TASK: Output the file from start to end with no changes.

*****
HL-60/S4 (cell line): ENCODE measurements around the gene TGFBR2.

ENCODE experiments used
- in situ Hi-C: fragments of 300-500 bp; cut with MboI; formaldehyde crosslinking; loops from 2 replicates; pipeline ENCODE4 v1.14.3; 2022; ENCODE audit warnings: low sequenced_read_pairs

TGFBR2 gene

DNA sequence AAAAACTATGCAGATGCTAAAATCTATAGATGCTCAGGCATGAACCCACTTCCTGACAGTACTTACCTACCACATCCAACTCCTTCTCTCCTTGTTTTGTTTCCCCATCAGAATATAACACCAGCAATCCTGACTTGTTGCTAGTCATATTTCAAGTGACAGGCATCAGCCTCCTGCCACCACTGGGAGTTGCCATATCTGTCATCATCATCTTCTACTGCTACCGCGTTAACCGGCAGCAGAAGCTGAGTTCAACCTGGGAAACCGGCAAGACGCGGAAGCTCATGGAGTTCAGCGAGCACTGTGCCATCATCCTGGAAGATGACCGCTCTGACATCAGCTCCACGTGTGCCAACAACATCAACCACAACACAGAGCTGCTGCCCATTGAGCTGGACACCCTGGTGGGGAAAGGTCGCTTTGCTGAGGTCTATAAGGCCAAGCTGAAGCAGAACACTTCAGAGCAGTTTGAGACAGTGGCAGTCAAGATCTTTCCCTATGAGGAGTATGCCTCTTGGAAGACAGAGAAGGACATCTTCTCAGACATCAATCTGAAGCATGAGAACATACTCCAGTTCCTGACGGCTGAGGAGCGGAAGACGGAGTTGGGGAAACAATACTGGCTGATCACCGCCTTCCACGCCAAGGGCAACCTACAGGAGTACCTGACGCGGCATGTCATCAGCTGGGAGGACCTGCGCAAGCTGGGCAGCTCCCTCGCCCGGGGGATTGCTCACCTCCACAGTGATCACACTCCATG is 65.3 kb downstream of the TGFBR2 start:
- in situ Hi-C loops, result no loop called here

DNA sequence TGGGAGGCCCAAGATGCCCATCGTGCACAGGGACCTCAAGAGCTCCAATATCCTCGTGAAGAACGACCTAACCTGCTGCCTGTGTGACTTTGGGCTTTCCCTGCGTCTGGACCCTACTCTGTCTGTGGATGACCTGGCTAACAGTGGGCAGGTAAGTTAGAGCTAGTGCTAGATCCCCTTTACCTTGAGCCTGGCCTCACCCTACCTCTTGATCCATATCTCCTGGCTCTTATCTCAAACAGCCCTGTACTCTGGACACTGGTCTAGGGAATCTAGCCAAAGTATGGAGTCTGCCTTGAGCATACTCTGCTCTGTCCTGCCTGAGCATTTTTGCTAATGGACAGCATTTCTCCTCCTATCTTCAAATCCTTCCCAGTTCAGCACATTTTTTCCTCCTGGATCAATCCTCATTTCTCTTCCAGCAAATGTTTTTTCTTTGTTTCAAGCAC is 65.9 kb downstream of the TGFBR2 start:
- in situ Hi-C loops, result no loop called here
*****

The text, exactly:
HL-60/S4 (cell line): ENCODE measurements around the gene TGFBR2.

ENCODE experiments used
- in situ Hi-C: fragments of 300-500 bp; cut with MboI; formaldehyde crosslinking; loops from 2 replicates; pipeline ENCODE4 v1.14.3; 2022; ENCODE audit warnings: low sequenced_read_pairs

TGFBR2 gene

DNA sequence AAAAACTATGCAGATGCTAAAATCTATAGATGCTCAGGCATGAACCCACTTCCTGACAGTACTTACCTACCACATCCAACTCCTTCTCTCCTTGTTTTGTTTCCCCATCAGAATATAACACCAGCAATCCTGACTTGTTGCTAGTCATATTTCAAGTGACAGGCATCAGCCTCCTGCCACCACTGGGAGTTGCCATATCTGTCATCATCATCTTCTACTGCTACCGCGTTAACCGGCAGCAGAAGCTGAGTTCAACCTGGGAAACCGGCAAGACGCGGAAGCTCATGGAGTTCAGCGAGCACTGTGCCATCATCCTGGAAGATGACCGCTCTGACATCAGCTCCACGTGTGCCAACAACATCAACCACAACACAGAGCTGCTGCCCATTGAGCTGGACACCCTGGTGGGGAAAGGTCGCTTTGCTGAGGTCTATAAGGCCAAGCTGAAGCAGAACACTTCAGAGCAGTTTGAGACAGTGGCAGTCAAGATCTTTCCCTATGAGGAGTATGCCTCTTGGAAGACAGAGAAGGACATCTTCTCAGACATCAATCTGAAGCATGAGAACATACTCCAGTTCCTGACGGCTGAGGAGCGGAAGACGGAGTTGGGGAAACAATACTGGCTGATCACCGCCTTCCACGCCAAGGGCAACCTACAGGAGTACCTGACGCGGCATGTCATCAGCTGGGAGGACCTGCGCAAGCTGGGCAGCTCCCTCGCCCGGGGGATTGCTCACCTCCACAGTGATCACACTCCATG is 65.3 kb downstream of the TGFBR2 start:
- in situ Hi-C loops, result no loop called here

DNA sequence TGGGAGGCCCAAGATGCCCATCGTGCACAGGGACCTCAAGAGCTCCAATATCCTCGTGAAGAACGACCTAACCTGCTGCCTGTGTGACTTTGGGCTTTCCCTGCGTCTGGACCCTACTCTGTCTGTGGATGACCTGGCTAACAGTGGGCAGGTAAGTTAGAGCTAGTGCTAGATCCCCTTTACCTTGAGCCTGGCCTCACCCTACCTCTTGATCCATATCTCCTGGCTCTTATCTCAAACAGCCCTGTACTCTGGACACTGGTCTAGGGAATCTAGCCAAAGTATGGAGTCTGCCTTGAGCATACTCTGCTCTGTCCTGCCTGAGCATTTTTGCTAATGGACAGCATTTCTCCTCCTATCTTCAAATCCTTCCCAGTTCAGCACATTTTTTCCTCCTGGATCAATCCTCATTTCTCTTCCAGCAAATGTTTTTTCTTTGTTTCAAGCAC is 65.9 kb downstream of the TGFBR2 start:
- in situ Hi-C loops, result no loop called here